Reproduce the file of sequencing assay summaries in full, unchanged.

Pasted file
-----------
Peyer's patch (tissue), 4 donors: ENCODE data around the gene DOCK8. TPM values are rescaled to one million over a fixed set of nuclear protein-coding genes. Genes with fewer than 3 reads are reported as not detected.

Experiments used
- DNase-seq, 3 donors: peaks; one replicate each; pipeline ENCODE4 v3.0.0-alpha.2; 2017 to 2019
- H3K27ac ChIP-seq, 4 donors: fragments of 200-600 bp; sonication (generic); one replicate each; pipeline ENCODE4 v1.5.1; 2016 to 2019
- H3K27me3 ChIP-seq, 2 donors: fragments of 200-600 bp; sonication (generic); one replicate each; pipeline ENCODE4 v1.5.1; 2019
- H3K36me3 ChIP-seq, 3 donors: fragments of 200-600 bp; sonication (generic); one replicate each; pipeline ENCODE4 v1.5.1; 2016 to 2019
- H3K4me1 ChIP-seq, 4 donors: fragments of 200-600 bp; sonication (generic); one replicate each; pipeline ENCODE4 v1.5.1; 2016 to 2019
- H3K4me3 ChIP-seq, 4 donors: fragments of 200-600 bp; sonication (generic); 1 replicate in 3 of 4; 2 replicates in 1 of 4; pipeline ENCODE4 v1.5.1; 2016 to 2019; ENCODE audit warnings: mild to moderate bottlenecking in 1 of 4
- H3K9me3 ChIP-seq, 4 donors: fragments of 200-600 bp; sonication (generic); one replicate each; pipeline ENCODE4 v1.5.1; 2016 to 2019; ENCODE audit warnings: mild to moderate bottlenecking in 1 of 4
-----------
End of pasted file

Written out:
Peyer's patch (tissue), 4 donors: ENCODE data around the gene DOCK8. TPM values are rescaled to one million over a fixed set of nuclear protein-coding genes. Genes with fewer than 3 reads are reported as not detected.

Experiments used
- DNase-seq, 3 donors: peaks; one replicate each; pipeline ENCODE4 v3.0.0-alpha.2; 2017 to 2019
- H3K27ac ChIP-seq, 4 donors: fragments of 200-600 bp; sonication (generic); one replicate each; pipeline ENCODE4 v1.5.1; 2016 to 2019
- H3K27me3 ChIP-seq, 2 donors: fragments of 200-600 bp; sonication (generic); one replicate each; pipeline ENCODE4 v1.5.1; 2019
- H3K36me3 ChIP-seq, 3 donors: fragments of 200-600 bp; sonication (generic); one replicate each; pipeline ENCODE4 v1.5.1; 2016 to 2019
- H3K4me1 ChIP-seq, 4 donors: fragments of 200-600 bp; sonication (generic); one replicate each; pipeline ENCODE4 v1.5.1; 2016 to 2019
- H3K4me3 ChIP-seq, 4 donors: fragments of 200-600 bp; sonication (generic); 1 replicate in 3 of 4; 2 replicates in 1 of 4; pipeline ENCODE4 v1.5.1; 2016 to 2019; ENCODE audit warnings: mild to moderate bottlenecking in 1 of 4
- H3K9me3 ChIP-seq, 4 donors: fragments of 200-600 bp; sonication (generic); one replicate each; pipeline ENCODE4 v1.5.1; 2016 to 2019; ENCODE audit warnings: mild to moderate bottlenecking in 1 of 4